Another popular herbal remedy for shoulder discomfort is garlic paste. Throw in cloves of peeled garlic in the blender, then blended with olive oil. As an alternative, you can boil it with coconut oil until it turns soft enough to mash into glue. As soon as you've the end product, you may apply garlic paste onto affected area.


2. Aromatherapy

Consider using natural oils to alleviate the distress of your shoulder. Massaging natural oils on the sore areas is proven to provide fast and soothing relief. One of the more popular oils include chamomile and lavender. Chamomile is known for its anti-inflammatory properties while chamomile is known to relax the rigid muscles and reduce inflammation also. Marjoram is still another essential oil that can help alleviate muscle spasms and enhance blood circulation. Sage, tea tree oil, and basil are one of the other essential oils that are known to cure sore shoulders.


3. Hot and Cold Compress

One of the most popular and age-old practices in relieving shoulder discomfort is using hot and cold compress on the affected area. To do so think about using an ice bag, a cold pack, or even a bag of frozen vegetables for 15 to 20 minutes at a time. Do this for at least a few hours at the first 2-3 days of undergoing shoulder pain. Cold compress helps decrease inflammation and discomfort. After 2 to 3 times, once the inflammation has subsided, use a hot pack or a heating pad to relax sore and stiff muscles. Alternately, a hot bath relaxes sore shoulders just also.


4. Take over-the-counter (OTC) medicine

OTC drugs, which can be obtained at a local grocery store or drug store without a prescription, may ease some forms of shoulder blade pain. Some of these medications work to decrease inflammation, such as aspirin, ibuprofen (Advil, Motrin), or naproxen (Aleve, Anaprox DS, Naprosyn). Other OTC drugs, such as acetaminophen (Tylenol), may work by preventing or changing pain signals in the brain. OTC drugs still have risks although no prescription is necessary. Make certain to read and follow the instructions on the label.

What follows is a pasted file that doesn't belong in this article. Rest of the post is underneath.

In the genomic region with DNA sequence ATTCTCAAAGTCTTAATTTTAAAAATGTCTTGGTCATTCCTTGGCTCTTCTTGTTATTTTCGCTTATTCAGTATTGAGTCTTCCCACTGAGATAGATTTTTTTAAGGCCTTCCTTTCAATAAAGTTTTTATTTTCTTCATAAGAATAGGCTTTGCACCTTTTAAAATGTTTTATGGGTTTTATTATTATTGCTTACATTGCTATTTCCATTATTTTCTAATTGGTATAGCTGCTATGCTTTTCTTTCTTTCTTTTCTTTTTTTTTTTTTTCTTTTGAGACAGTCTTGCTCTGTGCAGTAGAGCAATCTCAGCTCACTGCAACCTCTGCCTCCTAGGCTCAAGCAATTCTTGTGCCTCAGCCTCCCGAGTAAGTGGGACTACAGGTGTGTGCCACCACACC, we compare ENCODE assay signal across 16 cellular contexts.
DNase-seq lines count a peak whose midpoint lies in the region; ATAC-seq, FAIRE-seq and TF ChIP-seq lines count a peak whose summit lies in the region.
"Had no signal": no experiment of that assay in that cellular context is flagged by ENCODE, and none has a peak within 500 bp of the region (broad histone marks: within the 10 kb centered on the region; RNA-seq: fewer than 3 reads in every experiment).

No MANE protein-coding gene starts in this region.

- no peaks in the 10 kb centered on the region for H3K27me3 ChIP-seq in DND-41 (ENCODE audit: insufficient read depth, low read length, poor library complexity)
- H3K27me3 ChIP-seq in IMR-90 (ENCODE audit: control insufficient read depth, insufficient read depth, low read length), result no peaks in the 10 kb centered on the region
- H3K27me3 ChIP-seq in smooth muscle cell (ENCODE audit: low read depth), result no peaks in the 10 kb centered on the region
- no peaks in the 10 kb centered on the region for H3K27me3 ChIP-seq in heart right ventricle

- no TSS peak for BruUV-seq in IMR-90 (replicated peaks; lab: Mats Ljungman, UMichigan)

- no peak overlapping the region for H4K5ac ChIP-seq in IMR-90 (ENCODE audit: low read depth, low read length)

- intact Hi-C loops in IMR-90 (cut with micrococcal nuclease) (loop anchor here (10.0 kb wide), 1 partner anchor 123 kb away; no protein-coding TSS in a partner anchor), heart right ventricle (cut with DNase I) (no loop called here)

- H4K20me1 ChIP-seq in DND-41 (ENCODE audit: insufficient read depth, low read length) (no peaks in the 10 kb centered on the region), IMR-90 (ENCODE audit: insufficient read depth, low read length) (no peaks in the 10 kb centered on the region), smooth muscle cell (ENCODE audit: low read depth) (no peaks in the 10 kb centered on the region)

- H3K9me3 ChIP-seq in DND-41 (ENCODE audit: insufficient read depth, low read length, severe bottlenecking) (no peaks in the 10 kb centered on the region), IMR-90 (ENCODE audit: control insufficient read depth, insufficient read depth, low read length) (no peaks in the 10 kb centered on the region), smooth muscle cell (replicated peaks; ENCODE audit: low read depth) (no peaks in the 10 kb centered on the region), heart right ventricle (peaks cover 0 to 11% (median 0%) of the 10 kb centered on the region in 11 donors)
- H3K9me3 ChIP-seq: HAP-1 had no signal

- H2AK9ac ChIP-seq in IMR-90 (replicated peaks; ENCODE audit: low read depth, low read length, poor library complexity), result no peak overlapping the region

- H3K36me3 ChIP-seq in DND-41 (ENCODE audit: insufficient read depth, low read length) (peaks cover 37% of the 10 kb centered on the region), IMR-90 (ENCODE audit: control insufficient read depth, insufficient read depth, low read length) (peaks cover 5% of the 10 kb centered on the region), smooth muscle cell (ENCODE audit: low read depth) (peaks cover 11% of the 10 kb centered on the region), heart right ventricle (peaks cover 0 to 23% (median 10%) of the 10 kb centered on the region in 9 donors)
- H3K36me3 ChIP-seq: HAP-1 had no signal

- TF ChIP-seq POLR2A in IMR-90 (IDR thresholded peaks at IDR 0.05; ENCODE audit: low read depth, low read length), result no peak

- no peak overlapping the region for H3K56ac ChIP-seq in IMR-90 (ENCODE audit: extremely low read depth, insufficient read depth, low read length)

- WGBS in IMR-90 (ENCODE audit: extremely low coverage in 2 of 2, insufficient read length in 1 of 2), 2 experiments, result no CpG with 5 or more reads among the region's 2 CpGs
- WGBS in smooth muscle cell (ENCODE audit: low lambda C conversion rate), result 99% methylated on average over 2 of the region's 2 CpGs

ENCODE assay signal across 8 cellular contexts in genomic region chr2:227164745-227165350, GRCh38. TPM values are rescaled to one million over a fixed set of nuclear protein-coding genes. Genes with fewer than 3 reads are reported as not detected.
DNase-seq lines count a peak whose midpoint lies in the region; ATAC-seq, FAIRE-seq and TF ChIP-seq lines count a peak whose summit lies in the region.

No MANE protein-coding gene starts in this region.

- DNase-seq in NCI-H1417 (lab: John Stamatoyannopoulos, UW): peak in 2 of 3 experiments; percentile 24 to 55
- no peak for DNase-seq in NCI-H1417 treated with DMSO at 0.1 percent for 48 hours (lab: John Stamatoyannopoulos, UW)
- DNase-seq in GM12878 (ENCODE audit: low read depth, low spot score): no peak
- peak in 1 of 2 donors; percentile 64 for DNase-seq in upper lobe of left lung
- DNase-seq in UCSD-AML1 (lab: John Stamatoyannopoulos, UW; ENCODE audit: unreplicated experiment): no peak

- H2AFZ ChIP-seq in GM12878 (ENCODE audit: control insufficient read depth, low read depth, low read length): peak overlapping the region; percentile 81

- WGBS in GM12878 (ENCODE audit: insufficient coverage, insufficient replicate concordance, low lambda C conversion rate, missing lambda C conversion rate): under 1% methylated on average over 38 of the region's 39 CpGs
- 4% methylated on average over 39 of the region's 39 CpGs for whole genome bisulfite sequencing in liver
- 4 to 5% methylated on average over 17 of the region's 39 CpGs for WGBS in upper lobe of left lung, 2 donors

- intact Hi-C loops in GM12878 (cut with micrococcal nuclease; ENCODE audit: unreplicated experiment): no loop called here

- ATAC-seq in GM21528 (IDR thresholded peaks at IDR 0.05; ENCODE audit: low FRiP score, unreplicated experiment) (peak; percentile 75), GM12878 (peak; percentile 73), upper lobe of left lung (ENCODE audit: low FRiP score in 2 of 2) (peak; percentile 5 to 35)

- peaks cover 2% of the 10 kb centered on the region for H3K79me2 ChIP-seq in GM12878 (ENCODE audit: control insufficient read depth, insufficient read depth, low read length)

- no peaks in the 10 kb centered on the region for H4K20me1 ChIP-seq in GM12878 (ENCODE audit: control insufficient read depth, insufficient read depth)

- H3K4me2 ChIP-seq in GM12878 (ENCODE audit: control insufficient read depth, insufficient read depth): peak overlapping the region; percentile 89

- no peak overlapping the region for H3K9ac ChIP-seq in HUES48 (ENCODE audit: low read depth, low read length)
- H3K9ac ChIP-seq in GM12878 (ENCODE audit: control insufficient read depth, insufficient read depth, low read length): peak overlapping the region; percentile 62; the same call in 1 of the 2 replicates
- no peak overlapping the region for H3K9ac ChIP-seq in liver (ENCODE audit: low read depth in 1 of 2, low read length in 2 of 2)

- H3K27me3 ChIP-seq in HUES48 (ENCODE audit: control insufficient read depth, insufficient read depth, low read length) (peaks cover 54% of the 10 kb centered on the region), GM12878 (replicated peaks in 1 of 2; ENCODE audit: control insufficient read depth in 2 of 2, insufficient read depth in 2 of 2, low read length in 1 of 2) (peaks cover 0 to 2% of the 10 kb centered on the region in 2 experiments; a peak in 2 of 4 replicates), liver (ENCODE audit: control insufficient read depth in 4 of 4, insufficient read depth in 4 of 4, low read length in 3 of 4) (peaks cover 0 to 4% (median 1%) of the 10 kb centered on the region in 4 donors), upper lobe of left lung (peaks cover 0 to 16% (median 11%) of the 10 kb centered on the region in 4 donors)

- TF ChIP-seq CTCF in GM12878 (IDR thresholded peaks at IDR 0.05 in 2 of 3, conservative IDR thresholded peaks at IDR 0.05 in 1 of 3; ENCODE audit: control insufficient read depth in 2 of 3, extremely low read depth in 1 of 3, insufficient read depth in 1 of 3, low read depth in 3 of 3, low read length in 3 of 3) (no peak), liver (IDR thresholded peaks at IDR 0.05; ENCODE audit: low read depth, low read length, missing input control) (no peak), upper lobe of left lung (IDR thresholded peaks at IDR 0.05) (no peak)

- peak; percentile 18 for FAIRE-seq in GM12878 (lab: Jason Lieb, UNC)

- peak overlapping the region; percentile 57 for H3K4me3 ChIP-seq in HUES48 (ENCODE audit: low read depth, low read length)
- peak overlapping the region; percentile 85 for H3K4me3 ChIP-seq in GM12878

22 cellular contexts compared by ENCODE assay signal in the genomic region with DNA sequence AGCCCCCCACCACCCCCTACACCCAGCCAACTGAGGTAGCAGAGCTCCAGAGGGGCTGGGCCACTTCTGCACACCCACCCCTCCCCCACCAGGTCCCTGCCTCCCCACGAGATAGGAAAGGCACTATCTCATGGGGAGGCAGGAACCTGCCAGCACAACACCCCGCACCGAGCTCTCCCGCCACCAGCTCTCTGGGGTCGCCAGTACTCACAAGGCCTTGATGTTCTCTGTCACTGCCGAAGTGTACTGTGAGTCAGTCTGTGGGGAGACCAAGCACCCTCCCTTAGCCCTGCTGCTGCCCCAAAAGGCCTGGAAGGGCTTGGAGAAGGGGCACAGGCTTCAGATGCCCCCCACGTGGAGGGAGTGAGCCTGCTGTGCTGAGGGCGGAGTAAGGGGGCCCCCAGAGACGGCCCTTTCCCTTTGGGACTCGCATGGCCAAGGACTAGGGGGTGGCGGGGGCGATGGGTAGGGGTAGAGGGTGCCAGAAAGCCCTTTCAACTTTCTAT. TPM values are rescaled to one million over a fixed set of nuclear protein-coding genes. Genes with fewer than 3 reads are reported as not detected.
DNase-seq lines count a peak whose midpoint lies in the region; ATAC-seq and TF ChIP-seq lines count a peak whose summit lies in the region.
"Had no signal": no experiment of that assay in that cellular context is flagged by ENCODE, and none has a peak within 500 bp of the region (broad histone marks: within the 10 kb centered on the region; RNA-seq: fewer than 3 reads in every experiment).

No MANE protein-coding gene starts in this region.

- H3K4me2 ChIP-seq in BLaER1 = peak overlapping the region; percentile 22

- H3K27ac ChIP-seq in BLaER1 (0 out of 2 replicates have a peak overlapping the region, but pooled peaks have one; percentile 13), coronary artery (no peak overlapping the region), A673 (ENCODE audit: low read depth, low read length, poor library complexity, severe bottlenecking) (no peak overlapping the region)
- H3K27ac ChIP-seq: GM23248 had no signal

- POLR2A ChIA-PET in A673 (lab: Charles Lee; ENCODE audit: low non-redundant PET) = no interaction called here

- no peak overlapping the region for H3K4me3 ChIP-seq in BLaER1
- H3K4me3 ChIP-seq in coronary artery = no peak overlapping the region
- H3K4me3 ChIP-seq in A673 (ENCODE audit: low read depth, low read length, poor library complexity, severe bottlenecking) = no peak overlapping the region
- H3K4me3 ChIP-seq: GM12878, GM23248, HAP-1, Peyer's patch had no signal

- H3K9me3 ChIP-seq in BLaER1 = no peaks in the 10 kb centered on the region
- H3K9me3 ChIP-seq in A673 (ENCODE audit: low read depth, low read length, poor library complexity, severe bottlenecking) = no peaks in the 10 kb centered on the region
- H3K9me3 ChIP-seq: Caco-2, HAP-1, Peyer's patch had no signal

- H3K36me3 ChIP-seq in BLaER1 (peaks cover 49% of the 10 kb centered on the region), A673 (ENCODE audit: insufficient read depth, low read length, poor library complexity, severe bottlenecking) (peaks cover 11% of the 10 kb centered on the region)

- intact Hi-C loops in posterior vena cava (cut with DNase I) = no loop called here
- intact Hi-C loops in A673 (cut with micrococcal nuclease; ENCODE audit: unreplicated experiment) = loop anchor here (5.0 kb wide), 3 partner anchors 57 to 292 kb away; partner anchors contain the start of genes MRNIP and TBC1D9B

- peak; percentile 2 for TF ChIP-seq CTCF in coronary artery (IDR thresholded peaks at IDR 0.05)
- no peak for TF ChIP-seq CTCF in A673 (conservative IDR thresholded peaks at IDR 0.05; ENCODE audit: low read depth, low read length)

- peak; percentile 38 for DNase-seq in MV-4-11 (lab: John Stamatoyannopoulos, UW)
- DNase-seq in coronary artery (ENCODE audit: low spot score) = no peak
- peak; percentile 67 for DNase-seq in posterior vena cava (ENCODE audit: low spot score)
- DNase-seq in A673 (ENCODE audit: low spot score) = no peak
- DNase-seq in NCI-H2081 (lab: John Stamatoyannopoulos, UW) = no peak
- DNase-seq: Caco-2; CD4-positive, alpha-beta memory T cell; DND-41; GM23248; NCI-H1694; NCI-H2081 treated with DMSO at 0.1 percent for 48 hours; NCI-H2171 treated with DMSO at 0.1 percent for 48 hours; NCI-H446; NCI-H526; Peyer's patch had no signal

5. Massage therapy

The pain below your shoulder blade might feel like a tight knot because of a muscle spasm. A massage will help loosen your muscles and get more blood into the affected area. Seek a willing friend or relative --or a specialist --to massage the painful area, which can release tension and bring about relief. Some techniques for self-massage of the shoulder blade comprise using a foam roller or racquetball. (A tennis ball or lacrosse ball is going to do the job also.) These kinds of massage can be done by placing the foam roller or ball between the trunk and a wall, then gently rolling side to side or up and down.


6. Rest

Rest is important. Give your body time to heal by resting your shoulder. Do not lift heavy objects or perform any physical activity that could pressure further Your muscles and increase the pain in your shoulders. Give your shoulders 2-3 days break before you begin on any more action on it.

References

1. Martin SD, Upadhyaya S, Thornhill TS. Shoulder pain. In: Firestein GS, Budd RC, Gabriel SE, McInnes IB, O'Dell JR, eds. 2. Kelly and Firestein's Textbook of Rheumatology. 10th ed. Philadelphia, PA: Elsevier; 2017:chap 46.

3. Matzkin EG, Hampton DM, Gill TA. Shoulder diagnosis and decision making. In: Miller MD, Thompson SR, eds. DeLee and Drez's Orthopaedic Sports Medicine: Principles and Practice. 4th ed. Philadelphia, PA: Elsevier Saunders; 2015:chap 43.

4. Mayo Clinic Staff. (2018). Bone spurs. mayoclinic.org/diseases-conditions/bone-spurs/symptoms-causes/syc-20370212

5. Neck and shoulder pain (2017).   my.clevelandclinic.org/health/diseases_conditions/hic_an_overview_of_neck_and_shoulder_pain

6. Shoulder problems (2014). niams.nih.gov/health_info/shoulder_problems/default.asp

7. Shoulder pain and common shoulder problems. (2018).

orthoinfo.aaos.org/en/diseases--conditions/shoulder-pain-and-common-shoulder-problems/

8. https://www.health.harvard.edu/pain/ouch-shoulder-pain-and-how-to-treat-it